Java Reference
In-Depth Information
Invoking a Web Service Using XFire
By using XFire's client factory bean, you can invoke a web service just like a local bean. In the client bean
configuration file, client.xml , you can use XFireClientFactoryBean to create a proxy for the web service.
Then you can use this service as if it were a local bean.
<bean id="weatherService"
<property name="wsdlDocumentUrl"
value=" http://localhost:8080/weather/services/WeatherService?wsdl" />
<property name="serviceInterface"
value="" />
Two properties have to be configured for an XFireClientFactoryBean instance. The WSDL URL
property specifies the URL for the WSDL file. The service interface property is for this factory bean to
create a proxy for the web service. The proxy will transfer the invocation requests to the web service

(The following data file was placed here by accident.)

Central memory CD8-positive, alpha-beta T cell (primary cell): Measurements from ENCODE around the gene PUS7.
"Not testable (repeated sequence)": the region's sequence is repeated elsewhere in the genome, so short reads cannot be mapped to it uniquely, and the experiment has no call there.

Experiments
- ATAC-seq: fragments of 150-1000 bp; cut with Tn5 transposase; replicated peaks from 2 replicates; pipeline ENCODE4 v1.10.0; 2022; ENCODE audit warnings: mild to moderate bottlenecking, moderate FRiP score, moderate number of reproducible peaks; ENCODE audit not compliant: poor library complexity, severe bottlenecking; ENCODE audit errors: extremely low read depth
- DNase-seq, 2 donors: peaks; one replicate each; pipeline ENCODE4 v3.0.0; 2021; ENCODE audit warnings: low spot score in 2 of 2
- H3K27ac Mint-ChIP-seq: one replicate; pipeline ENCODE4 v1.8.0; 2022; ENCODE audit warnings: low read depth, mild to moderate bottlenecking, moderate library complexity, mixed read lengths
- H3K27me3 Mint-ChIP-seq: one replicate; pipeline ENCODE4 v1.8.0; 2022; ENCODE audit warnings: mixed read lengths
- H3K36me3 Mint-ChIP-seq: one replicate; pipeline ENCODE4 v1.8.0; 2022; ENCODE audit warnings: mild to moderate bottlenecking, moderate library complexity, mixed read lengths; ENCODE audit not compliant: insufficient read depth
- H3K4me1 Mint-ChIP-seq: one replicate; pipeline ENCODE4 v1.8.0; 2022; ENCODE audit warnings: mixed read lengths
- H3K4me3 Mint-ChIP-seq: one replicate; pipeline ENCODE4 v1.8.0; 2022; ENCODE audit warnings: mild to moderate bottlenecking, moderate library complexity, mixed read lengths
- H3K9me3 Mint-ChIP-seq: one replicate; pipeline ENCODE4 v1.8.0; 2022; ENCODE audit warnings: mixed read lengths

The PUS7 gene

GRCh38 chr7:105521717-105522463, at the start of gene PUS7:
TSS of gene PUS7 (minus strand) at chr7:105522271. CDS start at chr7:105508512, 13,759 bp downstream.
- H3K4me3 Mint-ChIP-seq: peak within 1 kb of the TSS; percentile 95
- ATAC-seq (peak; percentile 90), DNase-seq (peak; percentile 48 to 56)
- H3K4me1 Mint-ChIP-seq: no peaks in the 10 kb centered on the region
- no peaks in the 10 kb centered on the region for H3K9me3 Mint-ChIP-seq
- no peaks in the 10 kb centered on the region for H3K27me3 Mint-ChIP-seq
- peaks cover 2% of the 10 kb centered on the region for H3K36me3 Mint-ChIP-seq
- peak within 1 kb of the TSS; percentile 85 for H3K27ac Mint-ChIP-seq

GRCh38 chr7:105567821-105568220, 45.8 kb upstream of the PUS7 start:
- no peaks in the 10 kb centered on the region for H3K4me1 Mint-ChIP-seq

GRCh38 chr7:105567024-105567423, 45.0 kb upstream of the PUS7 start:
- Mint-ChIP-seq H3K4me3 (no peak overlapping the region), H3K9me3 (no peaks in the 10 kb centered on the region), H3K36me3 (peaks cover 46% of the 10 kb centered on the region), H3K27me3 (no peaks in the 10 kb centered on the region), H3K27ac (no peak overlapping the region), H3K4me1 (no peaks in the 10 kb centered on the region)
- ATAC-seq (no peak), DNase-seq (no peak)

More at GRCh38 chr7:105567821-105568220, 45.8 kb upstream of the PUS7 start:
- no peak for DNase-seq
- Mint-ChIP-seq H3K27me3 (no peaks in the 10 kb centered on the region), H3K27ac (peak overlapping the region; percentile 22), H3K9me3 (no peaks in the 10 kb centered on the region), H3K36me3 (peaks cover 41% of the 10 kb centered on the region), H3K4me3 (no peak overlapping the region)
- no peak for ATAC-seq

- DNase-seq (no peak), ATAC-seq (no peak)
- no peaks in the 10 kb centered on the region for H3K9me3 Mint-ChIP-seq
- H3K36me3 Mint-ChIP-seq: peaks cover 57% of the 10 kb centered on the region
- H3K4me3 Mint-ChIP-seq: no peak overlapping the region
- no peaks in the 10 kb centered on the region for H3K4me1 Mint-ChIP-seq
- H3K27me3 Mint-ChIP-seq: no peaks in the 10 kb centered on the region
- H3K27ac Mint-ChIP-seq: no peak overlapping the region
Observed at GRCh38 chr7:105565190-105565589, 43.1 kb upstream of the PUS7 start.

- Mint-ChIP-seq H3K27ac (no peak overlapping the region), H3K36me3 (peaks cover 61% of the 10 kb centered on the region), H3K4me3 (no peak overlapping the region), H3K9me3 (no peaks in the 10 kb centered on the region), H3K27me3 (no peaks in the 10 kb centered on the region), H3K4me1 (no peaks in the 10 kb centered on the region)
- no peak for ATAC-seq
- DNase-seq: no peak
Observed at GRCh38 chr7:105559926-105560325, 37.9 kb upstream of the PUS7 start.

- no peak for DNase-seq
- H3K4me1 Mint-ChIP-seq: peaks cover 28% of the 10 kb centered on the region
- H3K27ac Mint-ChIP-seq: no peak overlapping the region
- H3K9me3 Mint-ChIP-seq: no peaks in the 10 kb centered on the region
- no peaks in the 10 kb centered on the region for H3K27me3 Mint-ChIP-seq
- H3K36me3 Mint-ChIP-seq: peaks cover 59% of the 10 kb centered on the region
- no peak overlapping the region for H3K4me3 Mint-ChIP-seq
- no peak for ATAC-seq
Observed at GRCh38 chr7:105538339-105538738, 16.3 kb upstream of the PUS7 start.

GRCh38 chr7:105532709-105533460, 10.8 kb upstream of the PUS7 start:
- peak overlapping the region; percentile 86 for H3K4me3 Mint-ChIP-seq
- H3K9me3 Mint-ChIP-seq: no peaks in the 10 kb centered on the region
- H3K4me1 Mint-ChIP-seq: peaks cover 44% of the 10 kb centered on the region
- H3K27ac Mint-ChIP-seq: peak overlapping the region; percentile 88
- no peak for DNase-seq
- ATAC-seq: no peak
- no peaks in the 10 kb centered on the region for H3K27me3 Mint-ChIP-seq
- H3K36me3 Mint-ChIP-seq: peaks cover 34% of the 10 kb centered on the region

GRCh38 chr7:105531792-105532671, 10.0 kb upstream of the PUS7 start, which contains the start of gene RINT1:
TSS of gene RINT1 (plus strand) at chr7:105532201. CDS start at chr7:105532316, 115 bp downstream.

Exposing an Annotation-Based Web Service Using XFire
XFire also supports the web service annotations defined by JSR-181: Web Services Metadata for the Java
Platform. It can automatically export your beans annotated with the web service annotations without
manual configuration. First of all, you have to annotate your web service implementation class with
these annotations.
Note To use the JSR-181 web service annotations, you have to copy xfire-jsr181-api-1.0-M1.jar (located
in the lib directory of the XFire installation) to the WEB-INF/lib directory.
import javax.jws.WebMethod;
import javax.jws.WebService;
@WebService(serviceName = "WeatherService")
public class WeatherServiceImpl implements WeatherService {
@WebMethod(operationName = "getTemperatures")
public List<TemperatureInfo> getTemperatures(String city, List<Date> dates) {
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